Fund Raiser and link:

I help and support the above groups with home-checking (where local to me), behaviour support and advice, promotion of their work and fundraising.  In particular, I am working with my dogs to pull a dog powered sulky (two wheeled dog vehicle) a distance of 1000km for sponsorship which will go to the above charities and another that rescues dogs to rehabilitate them to work as service dogs to both adults and children with learning difficulties and PTSD.

A video about this and details about how to donate can be found here:

Donations can be made in any currency via GoFundMe: 


  • Focus on the right kind of dog for an adopter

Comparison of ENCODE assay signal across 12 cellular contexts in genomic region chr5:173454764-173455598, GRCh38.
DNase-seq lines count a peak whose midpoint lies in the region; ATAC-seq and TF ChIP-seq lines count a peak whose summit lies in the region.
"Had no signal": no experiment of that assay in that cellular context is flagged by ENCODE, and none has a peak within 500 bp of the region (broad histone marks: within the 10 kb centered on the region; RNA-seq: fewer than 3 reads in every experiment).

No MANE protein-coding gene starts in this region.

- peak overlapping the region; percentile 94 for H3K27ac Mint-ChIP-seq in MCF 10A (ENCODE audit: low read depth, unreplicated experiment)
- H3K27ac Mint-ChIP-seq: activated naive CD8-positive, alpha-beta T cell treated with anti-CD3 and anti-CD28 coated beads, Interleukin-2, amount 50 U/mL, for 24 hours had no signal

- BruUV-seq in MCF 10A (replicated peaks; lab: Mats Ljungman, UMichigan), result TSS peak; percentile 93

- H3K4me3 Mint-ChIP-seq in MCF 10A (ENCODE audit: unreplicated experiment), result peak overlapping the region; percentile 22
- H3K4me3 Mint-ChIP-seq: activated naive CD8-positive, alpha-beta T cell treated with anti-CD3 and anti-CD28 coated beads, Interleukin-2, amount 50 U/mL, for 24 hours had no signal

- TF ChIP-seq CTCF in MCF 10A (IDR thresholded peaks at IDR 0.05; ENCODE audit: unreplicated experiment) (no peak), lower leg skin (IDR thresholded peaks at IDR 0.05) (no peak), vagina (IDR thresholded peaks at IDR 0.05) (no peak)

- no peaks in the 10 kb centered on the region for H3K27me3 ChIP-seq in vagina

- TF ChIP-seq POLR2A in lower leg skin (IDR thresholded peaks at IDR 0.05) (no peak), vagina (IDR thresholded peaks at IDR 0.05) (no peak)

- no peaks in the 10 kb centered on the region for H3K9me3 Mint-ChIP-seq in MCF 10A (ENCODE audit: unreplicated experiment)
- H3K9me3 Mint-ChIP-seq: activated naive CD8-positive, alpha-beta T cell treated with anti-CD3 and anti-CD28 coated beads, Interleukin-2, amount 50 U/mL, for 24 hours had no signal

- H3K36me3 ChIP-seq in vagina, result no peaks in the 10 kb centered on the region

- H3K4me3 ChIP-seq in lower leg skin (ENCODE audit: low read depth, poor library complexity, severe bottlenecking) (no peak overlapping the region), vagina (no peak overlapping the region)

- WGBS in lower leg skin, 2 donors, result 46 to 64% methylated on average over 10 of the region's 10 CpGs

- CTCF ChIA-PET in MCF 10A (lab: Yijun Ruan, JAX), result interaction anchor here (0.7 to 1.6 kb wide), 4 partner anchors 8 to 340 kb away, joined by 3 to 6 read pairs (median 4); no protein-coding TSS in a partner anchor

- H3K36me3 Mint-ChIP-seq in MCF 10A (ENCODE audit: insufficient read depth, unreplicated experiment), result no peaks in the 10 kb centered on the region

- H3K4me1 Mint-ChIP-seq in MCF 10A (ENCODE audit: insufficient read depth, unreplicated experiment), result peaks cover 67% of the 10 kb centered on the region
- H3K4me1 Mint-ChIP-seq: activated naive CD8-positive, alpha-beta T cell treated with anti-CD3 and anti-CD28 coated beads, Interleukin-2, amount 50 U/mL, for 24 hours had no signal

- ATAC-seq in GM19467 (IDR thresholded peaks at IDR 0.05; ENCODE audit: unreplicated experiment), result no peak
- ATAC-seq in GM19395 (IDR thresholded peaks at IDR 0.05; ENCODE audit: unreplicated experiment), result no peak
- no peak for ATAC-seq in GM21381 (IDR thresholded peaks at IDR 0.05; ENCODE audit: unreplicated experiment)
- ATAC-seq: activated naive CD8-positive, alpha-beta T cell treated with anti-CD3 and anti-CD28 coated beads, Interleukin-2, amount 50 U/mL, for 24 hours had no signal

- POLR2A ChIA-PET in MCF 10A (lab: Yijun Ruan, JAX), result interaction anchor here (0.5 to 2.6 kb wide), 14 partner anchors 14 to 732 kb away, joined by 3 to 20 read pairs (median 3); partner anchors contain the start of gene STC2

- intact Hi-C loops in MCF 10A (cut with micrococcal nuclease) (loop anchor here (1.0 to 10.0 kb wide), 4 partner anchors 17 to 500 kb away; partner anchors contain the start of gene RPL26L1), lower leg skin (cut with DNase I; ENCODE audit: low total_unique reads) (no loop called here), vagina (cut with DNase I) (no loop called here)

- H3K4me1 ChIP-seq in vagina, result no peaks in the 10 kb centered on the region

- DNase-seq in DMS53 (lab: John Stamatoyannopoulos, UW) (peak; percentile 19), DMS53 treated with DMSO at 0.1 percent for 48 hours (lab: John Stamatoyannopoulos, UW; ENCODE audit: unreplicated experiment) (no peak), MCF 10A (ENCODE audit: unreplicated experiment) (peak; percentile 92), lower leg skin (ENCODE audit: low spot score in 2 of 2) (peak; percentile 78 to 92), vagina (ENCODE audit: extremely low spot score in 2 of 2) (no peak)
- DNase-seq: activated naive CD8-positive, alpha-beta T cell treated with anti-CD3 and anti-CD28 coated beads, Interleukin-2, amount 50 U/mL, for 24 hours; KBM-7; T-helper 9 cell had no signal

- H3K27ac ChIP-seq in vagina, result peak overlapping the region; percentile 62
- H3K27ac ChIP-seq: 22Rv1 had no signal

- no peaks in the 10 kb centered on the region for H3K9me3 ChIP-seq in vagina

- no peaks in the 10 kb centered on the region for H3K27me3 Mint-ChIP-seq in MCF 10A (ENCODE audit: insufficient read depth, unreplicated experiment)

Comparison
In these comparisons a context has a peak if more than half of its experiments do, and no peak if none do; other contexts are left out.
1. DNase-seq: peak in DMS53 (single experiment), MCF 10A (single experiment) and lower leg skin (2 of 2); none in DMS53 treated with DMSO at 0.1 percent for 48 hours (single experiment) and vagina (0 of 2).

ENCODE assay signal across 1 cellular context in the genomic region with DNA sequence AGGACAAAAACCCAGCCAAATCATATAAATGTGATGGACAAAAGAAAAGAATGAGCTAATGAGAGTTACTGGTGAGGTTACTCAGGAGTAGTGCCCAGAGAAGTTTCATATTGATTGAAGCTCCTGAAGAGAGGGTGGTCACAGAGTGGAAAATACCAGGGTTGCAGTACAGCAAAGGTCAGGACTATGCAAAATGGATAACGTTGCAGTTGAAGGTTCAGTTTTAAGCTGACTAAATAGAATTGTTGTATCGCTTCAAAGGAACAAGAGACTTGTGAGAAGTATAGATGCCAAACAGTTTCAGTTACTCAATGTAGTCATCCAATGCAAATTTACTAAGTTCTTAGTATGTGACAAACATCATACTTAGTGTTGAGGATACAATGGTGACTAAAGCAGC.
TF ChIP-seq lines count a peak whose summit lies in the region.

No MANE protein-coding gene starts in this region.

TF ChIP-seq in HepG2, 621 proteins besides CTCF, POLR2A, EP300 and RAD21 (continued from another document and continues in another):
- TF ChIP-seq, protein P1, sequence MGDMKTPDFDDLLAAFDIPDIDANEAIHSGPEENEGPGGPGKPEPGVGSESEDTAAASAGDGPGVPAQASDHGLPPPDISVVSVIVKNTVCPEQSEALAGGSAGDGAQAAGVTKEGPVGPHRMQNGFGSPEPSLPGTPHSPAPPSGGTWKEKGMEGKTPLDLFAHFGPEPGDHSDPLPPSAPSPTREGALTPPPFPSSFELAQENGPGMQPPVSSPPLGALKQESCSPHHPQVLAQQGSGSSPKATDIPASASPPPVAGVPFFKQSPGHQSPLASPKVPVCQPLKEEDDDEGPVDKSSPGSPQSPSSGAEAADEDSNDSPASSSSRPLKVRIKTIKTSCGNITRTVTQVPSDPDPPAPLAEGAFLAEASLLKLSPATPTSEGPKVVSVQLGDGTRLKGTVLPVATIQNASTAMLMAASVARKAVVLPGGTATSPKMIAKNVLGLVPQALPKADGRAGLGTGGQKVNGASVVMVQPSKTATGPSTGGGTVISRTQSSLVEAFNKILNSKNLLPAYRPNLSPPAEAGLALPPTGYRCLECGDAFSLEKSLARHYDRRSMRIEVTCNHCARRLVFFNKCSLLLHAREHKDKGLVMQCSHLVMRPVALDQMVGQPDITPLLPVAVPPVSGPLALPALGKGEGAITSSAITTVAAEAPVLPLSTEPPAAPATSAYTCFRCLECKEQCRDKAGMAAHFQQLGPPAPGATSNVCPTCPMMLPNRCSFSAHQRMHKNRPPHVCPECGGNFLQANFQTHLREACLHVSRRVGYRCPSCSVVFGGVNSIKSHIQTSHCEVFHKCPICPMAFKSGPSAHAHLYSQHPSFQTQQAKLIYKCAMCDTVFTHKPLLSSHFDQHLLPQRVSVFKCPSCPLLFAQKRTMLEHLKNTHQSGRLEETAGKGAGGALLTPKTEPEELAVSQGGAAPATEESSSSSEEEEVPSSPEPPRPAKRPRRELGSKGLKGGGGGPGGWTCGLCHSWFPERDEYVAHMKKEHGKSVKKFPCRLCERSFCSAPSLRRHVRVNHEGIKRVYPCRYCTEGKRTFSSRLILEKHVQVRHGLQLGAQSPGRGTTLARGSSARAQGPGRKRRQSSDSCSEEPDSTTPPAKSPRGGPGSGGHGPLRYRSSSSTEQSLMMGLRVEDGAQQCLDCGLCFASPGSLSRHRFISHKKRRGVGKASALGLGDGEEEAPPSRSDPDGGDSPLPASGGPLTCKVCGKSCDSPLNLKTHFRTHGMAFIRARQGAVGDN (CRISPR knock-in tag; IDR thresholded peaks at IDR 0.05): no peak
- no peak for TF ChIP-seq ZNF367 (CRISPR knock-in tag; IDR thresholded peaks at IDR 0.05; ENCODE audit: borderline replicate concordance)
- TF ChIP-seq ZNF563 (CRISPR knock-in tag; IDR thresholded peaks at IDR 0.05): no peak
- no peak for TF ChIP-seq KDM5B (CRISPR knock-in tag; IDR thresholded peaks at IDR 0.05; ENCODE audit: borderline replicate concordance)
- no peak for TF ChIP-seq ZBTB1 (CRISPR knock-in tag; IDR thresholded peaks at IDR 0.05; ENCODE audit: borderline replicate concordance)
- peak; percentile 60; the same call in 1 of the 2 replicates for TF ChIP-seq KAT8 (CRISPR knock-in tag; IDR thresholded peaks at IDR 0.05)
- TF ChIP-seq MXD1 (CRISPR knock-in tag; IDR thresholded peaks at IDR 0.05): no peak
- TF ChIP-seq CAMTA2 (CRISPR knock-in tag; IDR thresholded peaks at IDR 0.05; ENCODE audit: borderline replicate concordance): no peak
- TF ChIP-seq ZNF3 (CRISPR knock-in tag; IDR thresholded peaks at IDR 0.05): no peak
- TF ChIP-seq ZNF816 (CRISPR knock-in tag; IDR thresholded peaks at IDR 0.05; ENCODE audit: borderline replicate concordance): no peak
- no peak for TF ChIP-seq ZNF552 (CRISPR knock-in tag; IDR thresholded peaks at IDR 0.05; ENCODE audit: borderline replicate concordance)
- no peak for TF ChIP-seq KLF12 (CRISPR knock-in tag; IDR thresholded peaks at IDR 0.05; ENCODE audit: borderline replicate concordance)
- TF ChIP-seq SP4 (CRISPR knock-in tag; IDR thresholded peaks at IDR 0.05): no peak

• Match the requirements of an adopter with a Spanish dog
  • Only rehome dogs that have lived with a foster family and where the personality of that dog has already been observed
  • Give as much information as possible as to what the foster dog knows or doesn’t know and any training it has received
  • Give support and advice to new adopters
  • Put adopters in direct contact with the person/group or case worker who will be sending them their new dog as well as the foster carer looking after their new dog.
  • Test the dog wherever possible in situations it is likely to meet in its new home eg time around children, cats, other dogs etc… and to be very clear about this information and the energy of the dog.
  • Rehome dogs that have been Mediterranean Disease Checked and where the test has shown disease free.

Once Leadchanges has its own facility, we will offer further back up support, owner/dog holiday and training stays to learn more about dog behaviour and other services.